Closings Proposal Gets Mixed Reaction
Thursday, May 18, 2006
Parents and educators are taking a cautious approach to a proposal that would close six District schools, four of which are in Southeast.
D.C. School Superintendent Clifford B. Janey said in a statement with his closing recommendations that his plan was needed because "an enrollment decline has created a situation in which [D.C. Public Schools] must continue to maintain over 1.9 million square feet of underutilized space in schools."
Although there was little argument over the need to better use space and resources, there was some concern about the location of the schools that would be closed.
"There's schools around the city that fall into the same underutilized category, and they weren't closed," said D.C. school board member William Lockridge. "That's a concern, but it's something that I see that's a pattern of sorts."
Lockridge represents District 4, which includes schools in Wards 7 and 8. He said he plans to meet next week with parents to discuss the schools to be closed, a majority of which serve his constituency east of the Anacostia River.
Education activists also are reaching out to parents at the schools that Janey has proposed to close. His announcement this week is part of a long-term effort to use space more wisely and redirect funds to improve student performance. The schools recommended for closure are: Fletcher-Johnson Educational Center, Shadd Elementary, M.C. Terrell Elementary and Van Ness Elementary in Southeast; Walker-Jones Elementary in Northwest; and Merritt Educational Center in Northeast.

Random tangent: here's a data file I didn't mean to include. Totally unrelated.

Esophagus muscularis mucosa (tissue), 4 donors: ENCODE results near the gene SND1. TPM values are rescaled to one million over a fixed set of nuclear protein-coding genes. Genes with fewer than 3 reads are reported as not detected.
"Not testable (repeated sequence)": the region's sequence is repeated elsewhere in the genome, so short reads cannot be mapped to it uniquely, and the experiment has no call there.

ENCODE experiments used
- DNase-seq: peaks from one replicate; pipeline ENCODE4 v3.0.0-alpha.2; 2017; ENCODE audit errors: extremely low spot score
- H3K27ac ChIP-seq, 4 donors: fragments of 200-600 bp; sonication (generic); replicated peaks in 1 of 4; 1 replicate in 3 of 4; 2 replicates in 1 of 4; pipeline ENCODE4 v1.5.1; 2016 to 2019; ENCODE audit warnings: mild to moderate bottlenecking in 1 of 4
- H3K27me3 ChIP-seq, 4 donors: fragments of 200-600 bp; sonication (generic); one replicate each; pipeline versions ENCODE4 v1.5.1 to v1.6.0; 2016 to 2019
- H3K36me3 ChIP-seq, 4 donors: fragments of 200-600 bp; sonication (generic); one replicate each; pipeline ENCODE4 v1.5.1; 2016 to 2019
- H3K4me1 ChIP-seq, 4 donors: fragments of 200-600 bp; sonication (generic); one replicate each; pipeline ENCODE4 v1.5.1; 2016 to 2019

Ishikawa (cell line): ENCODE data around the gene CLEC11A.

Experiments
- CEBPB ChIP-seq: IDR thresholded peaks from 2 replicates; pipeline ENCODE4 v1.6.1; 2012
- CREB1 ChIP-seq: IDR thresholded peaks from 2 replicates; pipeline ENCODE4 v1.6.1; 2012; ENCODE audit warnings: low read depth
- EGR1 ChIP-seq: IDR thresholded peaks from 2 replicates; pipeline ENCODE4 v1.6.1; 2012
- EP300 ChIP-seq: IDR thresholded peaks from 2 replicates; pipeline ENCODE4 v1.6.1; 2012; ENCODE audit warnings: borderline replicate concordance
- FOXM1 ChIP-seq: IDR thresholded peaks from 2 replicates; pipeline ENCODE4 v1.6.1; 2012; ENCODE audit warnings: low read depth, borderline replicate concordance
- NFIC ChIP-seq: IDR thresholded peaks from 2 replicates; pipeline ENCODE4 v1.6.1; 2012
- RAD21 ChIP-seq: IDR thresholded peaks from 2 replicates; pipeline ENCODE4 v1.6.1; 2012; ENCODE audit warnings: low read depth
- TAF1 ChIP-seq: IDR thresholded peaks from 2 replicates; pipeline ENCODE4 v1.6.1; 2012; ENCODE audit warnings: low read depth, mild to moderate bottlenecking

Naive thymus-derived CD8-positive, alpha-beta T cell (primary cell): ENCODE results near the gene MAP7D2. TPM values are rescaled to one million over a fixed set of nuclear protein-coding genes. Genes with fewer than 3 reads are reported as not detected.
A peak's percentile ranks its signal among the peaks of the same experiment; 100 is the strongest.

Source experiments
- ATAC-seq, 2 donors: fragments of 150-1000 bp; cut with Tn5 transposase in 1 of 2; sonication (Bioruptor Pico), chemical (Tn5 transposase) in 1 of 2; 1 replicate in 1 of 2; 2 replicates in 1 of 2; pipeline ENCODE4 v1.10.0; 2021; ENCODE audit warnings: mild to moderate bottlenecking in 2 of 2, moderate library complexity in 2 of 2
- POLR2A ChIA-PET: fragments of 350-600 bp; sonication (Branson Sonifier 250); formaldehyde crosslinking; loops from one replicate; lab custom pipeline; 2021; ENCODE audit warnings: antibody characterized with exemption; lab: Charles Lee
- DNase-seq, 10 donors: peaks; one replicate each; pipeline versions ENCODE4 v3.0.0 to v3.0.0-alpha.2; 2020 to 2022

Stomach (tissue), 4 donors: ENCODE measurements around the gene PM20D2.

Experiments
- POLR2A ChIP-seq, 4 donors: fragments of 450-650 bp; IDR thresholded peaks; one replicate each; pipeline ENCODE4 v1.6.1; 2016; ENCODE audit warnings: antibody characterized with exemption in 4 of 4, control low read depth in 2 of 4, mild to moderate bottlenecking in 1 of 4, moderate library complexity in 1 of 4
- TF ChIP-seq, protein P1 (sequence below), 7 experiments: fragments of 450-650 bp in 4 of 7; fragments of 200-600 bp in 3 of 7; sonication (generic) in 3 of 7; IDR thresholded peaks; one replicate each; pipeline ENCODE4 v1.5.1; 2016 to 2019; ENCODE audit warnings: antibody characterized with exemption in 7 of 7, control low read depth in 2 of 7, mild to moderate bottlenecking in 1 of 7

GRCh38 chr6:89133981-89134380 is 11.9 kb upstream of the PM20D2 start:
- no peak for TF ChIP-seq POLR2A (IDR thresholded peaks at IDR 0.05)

"I believe the list was well thought-out," said Darlene T. Allen, president of the D.C. Parent Teacher Association.
Janey said the decision on which schools to close was based on underenrollment, low academic achievement and the proximity of other schools in walking distance.
Iris Toyer, co-chairman of Parents United for the D.C. Public Schools, said her group will encourage parents to testify at upcoming school board hearings. The board is scheduled to vote June 28 on the plan.
"We're going to try to get communities to rally around their schools," Toyer said. "We're not encouraging people to say, 'Don't close our school.' But there has to be a rational and thoughtful way to get to a better school system."
Like Lockridge, Toyer, who lives in the Fairlawn section of Ward 7, said she thinks there also are underused school buildings in other parts of the city. "Not to say that these are poor choices," she added, "but I think the expectation was that it would be spread a little more equitably across the city."
Toyer attended a Monday night forum, sponsored by Parents United and several other education advocacy groups, for parents and residents at the Charles Sumner School in Northwest. She said many people in attendance wanted a more complete list of schools that were under consideration to be closed, rather than an announcement in phases.